Businesses that have never had a remote workforce entered an unfamiliar territory when states across the U.S. implemented shelter-in-place mandates. In some cases, employers only had 24 hours to transition.
Now that companies are a little more comfortable with remote work, employers should evaluate if they've been keeping up with compliance procedures and policies.
“If you had to throw things together quickly, now you need to make sure you’re doing everything the right way,” says Chad Sorenson, president of Jacksonville, Florida, firm Adaptive HR Solutions and president-elect of HR Florida State Council. “Go through and audit your processes.”
Recording Work Hours
Recording the hours worked for remote employees who are paid hourly may require new procedures. Simply paying for eight hours regardless of time put in may not satisfy Department of Labor record-keeping requirements, notes Terry Bonnette, labor and employment attorney with Nemeth Law, PC, in Detroit, Michigan.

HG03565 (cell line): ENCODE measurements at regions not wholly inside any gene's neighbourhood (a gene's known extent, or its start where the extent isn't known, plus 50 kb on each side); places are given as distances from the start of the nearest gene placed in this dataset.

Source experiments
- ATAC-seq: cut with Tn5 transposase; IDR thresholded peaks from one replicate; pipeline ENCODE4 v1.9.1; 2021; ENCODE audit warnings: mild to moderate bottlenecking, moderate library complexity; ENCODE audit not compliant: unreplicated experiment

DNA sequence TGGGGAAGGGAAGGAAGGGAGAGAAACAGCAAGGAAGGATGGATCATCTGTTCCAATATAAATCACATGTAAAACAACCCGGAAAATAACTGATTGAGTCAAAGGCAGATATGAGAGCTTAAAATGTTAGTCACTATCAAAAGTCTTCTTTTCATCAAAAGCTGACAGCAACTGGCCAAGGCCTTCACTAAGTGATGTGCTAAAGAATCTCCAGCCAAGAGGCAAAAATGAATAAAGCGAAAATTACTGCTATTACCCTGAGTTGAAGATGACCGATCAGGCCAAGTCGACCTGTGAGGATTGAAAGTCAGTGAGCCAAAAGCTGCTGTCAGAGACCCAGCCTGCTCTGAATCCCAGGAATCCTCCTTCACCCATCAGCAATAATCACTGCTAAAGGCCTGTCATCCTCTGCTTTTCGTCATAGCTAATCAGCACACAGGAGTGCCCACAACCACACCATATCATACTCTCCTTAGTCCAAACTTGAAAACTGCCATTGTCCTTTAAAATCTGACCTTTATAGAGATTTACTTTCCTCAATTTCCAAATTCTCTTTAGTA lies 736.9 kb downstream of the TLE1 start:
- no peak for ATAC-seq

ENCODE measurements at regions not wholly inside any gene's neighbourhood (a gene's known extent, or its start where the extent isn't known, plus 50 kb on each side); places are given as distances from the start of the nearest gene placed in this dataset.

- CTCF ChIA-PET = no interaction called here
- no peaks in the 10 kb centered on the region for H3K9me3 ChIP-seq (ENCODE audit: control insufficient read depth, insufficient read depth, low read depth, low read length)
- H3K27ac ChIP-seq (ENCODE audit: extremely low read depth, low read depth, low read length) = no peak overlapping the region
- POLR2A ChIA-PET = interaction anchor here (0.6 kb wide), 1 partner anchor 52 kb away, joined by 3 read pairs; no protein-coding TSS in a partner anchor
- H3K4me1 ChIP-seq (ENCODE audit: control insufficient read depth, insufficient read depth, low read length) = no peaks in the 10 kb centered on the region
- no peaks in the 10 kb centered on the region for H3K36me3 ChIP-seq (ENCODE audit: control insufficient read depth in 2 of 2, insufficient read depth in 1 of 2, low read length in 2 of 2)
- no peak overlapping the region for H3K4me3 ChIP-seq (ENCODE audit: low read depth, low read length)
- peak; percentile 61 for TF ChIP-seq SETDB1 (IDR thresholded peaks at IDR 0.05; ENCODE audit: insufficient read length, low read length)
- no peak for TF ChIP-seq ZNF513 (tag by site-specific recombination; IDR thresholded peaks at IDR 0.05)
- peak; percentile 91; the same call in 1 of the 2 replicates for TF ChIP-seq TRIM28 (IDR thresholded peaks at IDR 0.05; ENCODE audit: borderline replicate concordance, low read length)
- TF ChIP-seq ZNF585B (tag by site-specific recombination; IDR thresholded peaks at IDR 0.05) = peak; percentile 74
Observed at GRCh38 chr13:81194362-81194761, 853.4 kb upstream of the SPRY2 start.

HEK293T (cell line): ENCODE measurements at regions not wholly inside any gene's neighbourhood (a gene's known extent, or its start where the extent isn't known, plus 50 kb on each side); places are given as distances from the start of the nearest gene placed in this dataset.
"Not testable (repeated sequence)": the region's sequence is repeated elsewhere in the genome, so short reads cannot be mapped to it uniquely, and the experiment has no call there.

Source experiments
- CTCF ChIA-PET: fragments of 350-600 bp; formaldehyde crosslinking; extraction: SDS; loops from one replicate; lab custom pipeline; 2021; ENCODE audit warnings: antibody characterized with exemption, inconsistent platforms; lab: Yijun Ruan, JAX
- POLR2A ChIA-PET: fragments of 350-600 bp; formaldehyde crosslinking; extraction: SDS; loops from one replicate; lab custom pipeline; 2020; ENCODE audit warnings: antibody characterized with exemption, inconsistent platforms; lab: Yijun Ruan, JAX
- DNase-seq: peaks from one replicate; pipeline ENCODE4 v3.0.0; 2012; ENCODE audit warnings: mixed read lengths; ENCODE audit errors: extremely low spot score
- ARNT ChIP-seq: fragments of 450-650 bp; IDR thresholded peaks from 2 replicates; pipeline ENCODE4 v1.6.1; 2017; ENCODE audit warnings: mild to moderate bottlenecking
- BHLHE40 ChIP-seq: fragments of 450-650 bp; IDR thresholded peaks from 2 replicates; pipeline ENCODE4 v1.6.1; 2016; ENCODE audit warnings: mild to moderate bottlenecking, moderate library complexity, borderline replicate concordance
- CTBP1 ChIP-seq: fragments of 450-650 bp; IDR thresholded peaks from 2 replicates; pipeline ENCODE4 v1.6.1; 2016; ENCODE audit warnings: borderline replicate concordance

“Whether it’s a time clock in the cloud or employees physically keeping track of their time, it’s very important to have a mechanism for accurately recording the time,” he says. “And if you're just using an honor-system time sheet, make sure employees sign it on a weekly basis as if it were an affidavit.”
Bonnette adds that employers should realize the new work-from-home environment requires more flexibility.
“Employees may need to take longer or more frequent breaks at home than they would at work,” he says. “That’s something employers will need to accept.”
With children at home at the same time, employees also have the additional pressures of taking care of family needs while trying to get their work done. Employers will need to be flexible about performance as well, Sorenson says.
"All employers need to understand that performance and productivity can be impacted for everyone working from home," he says.